At her 90th birthday a few months later, she raised her arms in delight when I arrived, enfolded me in a hug as the shouted: “You are so special!” so loudly that it echoed off the ranks of Difficult Cases in the family, standing in maudlin, silent rows. Priceless, unconditional acceptance.
With all the consummate skill of a country woman Grandma had hand-made clothes for my dolls when I was a toddler. She never questioned my behavior, or shamed me, she just joined in the fun and made a safe place for a young gay boy to play.
The overwhelming majority of my postcard’s recipients I never heard from again – close family friends, people I grew up with, people who were welcome in our home and accepted by our family in the face of their own ‘scandals’, people who had cried on my shoulder when I shared the intimate details about our mother, their friend, as she died. People who should have known a lot better by the accepting example that she set.
Some Difficult Cases hung in there for a while, but fell away in the wake of me manifesting my first gay relationship. For many people it’s okay if you’re gay and single (and lonely!) but bringing a partner into their home creates a challenge of “What do we tell the neighbours?” proportions, poor things.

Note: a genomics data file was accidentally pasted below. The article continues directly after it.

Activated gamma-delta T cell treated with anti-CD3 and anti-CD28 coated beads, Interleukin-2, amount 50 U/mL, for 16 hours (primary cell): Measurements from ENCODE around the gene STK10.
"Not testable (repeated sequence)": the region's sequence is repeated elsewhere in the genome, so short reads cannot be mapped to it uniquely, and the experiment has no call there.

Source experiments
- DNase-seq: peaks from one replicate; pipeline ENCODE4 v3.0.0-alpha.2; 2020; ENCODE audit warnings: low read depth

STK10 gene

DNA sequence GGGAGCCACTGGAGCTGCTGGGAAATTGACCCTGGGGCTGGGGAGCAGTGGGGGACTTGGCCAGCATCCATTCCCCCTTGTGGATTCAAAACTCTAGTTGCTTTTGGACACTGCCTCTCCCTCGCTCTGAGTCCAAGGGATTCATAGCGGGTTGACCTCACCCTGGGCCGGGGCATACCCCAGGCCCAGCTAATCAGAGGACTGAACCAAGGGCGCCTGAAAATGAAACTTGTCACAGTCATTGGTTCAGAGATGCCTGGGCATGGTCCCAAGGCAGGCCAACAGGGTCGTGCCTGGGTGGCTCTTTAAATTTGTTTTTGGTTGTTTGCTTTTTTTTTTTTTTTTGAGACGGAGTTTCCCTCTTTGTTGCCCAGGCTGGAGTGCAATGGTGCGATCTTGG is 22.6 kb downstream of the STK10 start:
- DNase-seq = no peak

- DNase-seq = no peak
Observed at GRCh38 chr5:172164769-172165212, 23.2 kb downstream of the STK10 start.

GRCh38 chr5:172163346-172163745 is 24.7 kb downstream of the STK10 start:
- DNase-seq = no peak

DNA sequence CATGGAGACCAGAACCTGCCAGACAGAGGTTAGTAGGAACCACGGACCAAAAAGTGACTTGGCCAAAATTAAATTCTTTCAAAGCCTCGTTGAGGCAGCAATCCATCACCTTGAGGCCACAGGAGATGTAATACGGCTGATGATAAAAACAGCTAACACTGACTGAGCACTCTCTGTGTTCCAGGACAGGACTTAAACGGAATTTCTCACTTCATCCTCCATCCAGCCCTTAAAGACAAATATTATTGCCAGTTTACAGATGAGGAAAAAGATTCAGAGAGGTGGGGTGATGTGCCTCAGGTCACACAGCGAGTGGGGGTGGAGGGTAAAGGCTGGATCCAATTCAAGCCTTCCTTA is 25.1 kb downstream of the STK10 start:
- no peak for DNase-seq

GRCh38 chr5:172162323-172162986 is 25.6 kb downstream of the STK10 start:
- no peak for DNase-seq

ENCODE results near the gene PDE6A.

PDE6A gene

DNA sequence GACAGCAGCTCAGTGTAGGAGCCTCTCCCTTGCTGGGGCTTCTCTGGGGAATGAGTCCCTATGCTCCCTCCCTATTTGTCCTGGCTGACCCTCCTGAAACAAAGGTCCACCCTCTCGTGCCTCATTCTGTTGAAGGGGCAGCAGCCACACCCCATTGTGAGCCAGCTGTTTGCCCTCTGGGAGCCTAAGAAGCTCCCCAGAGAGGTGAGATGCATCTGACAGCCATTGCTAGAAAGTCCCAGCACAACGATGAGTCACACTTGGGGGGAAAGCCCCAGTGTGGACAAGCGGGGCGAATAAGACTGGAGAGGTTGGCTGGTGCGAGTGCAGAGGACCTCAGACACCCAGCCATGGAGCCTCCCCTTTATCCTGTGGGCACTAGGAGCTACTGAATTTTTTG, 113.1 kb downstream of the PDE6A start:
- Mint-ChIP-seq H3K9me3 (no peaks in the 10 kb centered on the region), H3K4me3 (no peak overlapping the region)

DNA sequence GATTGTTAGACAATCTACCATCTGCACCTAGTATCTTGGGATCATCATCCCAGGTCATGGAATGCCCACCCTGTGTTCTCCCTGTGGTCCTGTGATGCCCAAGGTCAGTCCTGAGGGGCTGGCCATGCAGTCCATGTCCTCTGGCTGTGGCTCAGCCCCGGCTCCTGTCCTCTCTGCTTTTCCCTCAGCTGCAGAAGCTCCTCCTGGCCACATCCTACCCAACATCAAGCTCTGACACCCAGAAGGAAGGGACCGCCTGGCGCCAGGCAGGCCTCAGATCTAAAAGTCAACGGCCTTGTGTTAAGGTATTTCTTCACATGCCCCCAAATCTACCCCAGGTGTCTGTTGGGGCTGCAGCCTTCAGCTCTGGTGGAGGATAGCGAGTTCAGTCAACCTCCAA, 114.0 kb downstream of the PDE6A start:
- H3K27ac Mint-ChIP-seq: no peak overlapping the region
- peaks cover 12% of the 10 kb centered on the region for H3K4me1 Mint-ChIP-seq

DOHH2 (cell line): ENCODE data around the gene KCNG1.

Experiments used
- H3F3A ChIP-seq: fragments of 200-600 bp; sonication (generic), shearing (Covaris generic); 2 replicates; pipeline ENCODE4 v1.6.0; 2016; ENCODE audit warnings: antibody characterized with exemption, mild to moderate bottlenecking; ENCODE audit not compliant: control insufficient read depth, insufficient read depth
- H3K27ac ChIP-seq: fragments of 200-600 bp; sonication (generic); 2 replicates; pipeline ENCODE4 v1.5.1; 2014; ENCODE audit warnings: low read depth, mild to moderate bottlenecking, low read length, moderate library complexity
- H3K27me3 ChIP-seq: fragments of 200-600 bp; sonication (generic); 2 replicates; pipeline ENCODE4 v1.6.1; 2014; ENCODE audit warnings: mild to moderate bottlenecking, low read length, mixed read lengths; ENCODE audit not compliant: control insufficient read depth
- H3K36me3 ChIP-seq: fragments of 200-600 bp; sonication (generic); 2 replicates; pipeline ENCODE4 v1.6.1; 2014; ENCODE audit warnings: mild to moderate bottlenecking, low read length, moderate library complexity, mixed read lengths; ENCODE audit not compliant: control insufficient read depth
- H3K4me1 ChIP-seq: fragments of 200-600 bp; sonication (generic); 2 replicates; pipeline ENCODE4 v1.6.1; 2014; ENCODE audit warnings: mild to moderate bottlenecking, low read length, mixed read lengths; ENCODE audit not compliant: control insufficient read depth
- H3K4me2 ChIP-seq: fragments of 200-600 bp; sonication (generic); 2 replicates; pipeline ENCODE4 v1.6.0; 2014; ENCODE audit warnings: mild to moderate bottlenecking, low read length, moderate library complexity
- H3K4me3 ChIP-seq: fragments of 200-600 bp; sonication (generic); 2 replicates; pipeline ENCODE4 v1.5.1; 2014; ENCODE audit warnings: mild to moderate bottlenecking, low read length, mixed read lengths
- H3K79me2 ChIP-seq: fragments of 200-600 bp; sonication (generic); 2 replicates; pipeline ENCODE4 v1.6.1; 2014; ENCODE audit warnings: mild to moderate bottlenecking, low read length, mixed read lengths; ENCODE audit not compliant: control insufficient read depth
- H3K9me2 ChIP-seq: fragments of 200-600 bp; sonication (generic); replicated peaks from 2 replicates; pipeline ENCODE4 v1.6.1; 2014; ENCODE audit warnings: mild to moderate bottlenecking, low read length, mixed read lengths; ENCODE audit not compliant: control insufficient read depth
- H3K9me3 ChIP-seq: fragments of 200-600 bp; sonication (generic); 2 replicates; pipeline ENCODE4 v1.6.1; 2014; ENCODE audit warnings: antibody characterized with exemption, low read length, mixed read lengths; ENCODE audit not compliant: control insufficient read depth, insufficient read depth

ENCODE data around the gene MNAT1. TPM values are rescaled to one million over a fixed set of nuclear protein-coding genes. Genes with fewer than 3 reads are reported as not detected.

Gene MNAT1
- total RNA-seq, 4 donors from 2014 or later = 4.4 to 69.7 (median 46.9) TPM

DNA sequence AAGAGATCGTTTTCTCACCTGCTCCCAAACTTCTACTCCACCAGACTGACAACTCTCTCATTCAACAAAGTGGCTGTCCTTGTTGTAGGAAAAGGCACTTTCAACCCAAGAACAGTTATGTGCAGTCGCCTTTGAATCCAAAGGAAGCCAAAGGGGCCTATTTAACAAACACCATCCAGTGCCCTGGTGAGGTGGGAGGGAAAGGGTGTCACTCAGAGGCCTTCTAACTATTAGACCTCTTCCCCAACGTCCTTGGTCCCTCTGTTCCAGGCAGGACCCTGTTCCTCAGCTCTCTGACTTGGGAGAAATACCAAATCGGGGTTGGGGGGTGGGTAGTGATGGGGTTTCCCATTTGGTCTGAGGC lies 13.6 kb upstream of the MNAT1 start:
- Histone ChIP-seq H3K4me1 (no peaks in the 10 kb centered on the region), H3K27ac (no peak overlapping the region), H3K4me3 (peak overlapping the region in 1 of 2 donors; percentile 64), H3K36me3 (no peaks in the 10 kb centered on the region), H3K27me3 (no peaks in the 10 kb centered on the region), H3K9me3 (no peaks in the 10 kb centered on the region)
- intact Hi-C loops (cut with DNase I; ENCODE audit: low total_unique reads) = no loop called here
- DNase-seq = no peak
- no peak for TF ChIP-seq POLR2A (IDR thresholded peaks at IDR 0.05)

For someone who was sent-off from his community with a mass of support, I certainly came home to a resounding rejection.
But growing up in that community had taught me to help others, so it was with a great sense of validation that I later heard about another coming out.
“I’ve done a Mike,” one young gay family friend said to his loved ones as he got real a few years after I did, at a much earlier stage in his life.
That was all I needed to hear that I’d done exactly the right thing, the Difficult Cases be damned.
To anyone who is closeted, my best advice is to love whoever you want. If anyone has the guts to ask you what your sexual orientation is, reward their courage by telling them your truth. Forget coming-out – it’s just society’s outmoded and unnecessarily pressure-filled way of working out who is ‘normal’ and who is (to quote The Life of Brian) a “very naughty boy”.
© Michael Burge, all rights reserved.